LTV Corporation, with headquarters originally in Dallas, began as an electric company, moved into the defense and aerospace business, and became the nation's third-largest steel manufacturer, supplying steel products to the automotive, appliance, construction, and other industries. The firm's energy components manufacture and sell oil and gas drilling and production equipment in the United States and Canada. The company grew out of a series of mergers and acquisitions conducted by Oklahoma native James L. Ling. Of Bavarian ancestry, Ling was the son of a Catholic convert who, in the climate of anti-Catholic bigotry during World War I, killed a fellow railroad worker and later entered a Carmelite monastery. His mother died when he was young, and he lived for a time with an aunt. He failed to graduate from his Jesuit high school but became a master electrician after training at a Navy school in Mississippi. In 1947 he founded his own Dallas electrical contracting business, Ling Electric Company, where he lived in the rear of the shop. After incorporating and taking his company public in 1955, Ling found innovative ways to market his stock, including door-to-door soliciting and selling from a booth at the State Fair of Texas.
He was an expert at corporate organization and finance who expanded the business by acquiring L.M. Electronics in 1956 and Altec Electronics, a maker of commercial sound systems, in 1959. After merging in 1960 with Temco Aircraft, a military aircraft and missile manufacturer, and acquiring defense contractor Chance Vought in 1961 with the help of loans from insurance businessman Troy Post, Ling's new firm came to be known as Ling-Temco-Vought. In 1961 company sales reached $2.7 billion, and between that year and 1969 Ling acquired or was involved in thirty-three additional corporations. Among those whose support Ling attracted in Dallas was Fred F. Florence of Republic National Bank. LTV was eventually noted for several important "firsts," including first major company to issue junk bonds.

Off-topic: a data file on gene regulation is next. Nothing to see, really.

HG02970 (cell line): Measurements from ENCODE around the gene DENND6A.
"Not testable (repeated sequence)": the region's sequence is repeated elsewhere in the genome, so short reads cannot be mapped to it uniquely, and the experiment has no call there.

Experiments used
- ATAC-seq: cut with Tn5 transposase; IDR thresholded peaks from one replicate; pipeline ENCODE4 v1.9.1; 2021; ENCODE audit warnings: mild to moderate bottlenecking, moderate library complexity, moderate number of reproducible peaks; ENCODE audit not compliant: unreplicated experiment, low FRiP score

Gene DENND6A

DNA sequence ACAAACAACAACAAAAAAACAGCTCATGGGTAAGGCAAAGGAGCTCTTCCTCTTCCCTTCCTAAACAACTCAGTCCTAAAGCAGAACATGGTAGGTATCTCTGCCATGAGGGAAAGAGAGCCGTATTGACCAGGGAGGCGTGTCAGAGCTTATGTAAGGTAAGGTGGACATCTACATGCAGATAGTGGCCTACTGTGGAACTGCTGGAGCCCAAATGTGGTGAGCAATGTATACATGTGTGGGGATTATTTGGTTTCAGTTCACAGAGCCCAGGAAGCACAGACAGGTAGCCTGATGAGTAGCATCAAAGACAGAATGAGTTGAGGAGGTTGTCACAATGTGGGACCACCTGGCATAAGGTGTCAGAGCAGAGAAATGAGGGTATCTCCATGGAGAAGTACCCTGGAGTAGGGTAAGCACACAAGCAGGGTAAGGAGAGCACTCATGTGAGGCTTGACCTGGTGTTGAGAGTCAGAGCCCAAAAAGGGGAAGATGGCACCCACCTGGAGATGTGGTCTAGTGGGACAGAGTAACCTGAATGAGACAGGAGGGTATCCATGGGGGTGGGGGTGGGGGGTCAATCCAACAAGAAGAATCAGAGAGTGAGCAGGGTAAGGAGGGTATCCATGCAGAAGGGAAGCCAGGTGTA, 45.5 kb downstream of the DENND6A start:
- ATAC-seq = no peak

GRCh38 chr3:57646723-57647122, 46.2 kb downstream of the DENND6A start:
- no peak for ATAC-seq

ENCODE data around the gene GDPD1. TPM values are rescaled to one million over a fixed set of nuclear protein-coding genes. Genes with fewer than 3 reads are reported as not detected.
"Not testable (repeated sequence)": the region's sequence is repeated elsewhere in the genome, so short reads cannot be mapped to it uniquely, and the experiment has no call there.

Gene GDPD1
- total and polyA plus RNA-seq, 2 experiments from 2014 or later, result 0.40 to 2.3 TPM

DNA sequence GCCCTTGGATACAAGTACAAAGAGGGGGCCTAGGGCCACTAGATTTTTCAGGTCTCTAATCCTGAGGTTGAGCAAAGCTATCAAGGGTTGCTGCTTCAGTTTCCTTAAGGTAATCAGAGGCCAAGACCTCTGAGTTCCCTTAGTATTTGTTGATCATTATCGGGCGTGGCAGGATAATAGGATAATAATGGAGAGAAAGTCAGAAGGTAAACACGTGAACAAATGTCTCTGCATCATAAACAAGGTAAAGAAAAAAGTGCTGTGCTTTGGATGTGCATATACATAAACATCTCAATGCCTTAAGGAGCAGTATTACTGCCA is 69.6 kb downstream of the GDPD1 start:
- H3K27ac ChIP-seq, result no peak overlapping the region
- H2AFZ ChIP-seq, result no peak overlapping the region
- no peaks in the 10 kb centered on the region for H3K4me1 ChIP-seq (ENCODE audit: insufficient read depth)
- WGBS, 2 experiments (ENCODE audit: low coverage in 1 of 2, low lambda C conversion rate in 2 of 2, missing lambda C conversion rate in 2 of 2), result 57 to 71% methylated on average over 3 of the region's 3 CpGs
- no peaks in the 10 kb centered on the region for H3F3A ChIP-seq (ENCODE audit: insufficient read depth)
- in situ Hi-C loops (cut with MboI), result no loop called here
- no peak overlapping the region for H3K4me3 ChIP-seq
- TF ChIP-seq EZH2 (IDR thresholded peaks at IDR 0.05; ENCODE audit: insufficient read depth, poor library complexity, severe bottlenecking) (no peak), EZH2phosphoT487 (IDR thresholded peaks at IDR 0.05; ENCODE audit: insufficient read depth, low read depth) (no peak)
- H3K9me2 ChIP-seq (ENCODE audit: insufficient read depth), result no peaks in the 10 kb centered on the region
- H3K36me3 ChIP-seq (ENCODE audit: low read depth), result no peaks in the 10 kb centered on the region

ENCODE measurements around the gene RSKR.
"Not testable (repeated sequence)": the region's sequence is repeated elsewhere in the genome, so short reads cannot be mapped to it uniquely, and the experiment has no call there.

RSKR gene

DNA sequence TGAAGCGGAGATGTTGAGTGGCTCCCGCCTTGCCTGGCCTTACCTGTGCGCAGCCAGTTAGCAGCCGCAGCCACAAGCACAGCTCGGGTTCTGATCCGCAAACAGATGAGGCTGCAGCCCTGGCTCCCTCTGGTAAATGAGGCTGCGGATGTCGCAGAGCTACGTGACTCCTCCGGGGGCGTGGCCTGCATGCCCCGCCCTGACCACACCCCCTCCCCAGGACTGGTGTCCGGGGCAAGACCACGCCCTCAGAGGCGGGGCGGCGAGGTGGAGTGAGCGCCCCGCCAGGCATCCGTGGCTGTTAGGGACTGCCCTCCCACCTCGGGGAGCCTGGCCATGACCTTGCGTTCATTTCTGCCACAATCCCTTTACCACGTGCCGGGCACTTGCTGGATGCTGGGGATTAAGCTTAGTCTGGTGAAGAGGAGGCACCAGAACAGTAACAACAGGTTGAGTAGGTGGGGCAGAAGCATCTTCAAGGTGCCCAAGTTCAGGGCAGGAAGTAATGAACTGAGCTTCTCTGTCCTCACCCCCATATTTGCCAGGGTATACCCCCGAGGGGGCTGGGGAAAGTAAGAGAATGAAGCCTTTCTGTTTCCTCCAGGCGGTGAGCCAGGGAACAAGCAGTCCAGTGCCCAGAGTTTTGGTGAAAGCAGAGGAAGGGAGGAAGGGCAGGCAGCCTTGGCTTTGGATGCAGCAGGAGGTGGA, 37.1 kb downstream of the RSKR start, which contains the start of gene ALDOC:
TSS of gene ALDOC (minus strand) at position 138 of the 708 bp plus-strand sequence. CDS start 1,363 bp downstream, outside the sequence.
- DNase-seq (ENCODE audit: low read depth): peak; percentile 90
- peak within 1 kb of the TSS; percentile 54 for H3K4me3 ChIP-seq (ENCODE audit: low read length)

In 1964, while maintaining a majority interest, Ling started a holding company that established three public companies, LTV Aerospace, LTV Ling Altec, and LTV Electrosystems (later E-Systems), from his existing operations. This action raised the overall value of LTV assets, allowing Ling further diversification into companies ranging from copper wire and cable producer Okonite in 1965 to Wilson and Company, a manufacturer of sporting goods involved as well in meat-packing and pharmaceuticals, in 1967. By this time LTV was one of the forty biggest industrial corporations in the nation. Ling went on in 1958 to acquire Greatamerica, Post's holding company for Braniff Airways and National Car Rental, and Jones and Laughlin Steel in 1968. In addition he acquired a series of resorts in Acapulco, Guerrero, Mexico, and Steamboat Springs, Colorado. By 1969 LTV employed 29,000 workers and offered 15,000 separate products and services. Ling built a Dallas mansion modeled on Versailles, acquired the Eagle company ranch, and made major donations to civic and charitable causes in Dallas.
By 1969, however, LTV began to experience financial difficulties and a growing anticonglomerate feeling in the nation that prompted an antitrust lawsuit against its further expansion. In a response referred to as the "Palace Revolt," the board demoted Ling in 1970, and he left the company; he was succeeded by former LTV executive Paul Thayer. In 1975, after leaving the company himself, Thayer was involved in a suit over fraud in the sale of unregistered securities and was succeeded by former Xerox executive Raymond Hay. Ling went on to form a holding company known as Omega-Alpha and Xenerex Corporation, with subsidiaries Matric and Delta Gas, both of which later declared bankruptcy. Ling recovered from Guillain-Barré syndrome, first diagnosed in 1981, and later worked with Hill Investors, Incorporated, in Dallas.
In the 1971 antitrust settlement, LTV sold its Braniff and Okonite components, and Thayer changed the company name from Ling-Temco-Vought to LTV Corporation, focused on steel, defense contracting, and energy-related products. The company began to expand once again by 1977, when it merged with Lykes Corporation, a petroleum-equipment enterprise, and Youngstown Sheet and Tube. In 1980 the company was described as a diversified operating company engaged in five basic industries: steel, energy production and service, meat and food products, ocean shipping through Lykes Brothers, and aerospace. Company net income in 1981 totaled $386.3 million on revenues of more than $7 billion. LTV sold its Wilson component in 1981, and in 1984 acquired Republic Steel, but failed to offset falling steel and oil prices and other losses. In 1986 LTV filed for bankruptcy under the burden of paying retiree benefits amounting to more than $3 billion. It cut its workforce from 48,300 to 34,600 by 1991. In the early 1990s the company teamed with Sumitomo Metal Industries, a Japanese company that made major investments in the firm. Sales totaled almost $6 billion in 1991. In 1993, after the company's divisions that made military vehicles and aircraft and missiles were sold to other corporations, LTV remained the nation's third-largest steel producer. Company headquarters moved to Cleveland in 1993.